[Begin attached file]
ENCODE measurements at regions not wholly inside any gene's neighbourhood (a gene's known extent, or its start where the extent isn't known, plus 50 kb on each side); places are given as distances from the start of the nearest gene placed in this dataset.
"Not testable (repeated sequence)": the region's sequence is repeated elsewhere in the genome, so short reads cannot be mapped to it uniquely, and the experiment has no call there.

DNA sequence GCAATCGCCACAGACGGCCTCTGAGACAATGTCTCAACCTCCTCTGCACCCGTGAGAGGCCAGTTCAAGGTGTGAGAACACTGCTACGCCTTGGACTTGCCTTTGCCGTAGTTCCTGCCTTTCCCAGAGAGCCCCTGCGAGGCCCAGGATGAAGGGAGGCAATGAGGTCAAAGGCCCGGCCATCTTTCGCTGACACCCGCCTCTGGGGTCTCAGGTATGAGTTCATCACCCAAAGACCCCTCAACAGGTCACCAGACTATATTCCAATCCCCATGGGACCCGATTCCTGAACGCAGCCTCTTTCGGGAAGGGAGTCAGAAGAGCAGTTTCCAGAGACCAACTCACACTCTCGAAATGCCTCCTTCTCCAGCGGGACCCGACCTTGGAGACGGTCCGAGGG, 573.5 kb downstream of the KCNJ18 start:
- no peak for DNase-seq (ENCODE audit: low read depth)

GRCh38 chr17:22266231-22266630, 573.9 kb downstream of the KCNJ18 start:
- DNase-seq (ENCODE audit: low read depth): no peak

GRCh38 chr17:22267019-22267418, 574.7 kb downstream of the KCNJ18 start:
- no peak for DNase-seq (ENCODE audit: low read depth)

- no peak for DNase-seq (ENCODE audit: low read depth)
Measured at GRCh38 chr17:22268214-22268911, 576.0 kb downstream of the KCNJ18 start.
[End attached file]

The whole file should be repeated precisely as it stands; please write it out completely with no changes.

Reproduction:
ENCODE measurements at regions not wholly inside any gene's neighbourhood (a gene's known extent, or its start where the extent isn't known, plus 50 kb on each side); places are given as distances from the start of the nearest gene placed in this dataset.
"Not testable (repeated sequence)": the region's sequence is repeated elsewhere in the genome, so short reads cannot be mapped to it uniquely, and the experiment has no call there.

DNA sequence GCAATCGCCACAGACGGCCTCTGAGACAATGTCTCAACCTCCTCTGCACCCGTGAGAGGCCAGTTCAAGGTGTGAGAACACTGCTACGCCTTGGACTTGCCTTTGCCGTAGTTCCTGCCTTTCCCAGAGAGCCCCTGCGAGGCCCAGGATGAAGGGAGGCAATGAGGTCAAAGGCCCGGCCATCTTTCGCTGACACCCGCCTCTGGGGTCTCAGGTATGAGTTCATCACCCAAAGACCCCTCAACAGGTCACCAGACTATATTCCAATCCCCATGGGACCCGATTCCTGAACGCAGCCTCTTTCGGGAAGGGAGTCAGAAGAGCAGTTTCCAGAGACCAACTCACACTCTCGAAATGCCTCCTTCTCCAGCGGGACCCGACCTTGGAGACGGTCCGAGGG, 573.5 kb downstream of the KCNJ18 start:
- no peak for DNase-seq (ENCODE audit: low read depth)

GRCh38 chr17:22266231-22266630, 573.9 kb downstream of the KCNJ18 start:
- DNase-seq (ENCODE audit: low read depth): no peak

GRCh38 chr17:22267019-22267418, 574.7 kb downstream of the KCNJ18 start:
- no peak for DNase-seq (ENCODE audit: low read depth)

- no peak for DNase-seq (ENCODE audit: low read depth)
Measured at GRCh38 chr17:22268214-22268911, 576.0 kb downstream of the KCNJ18 start.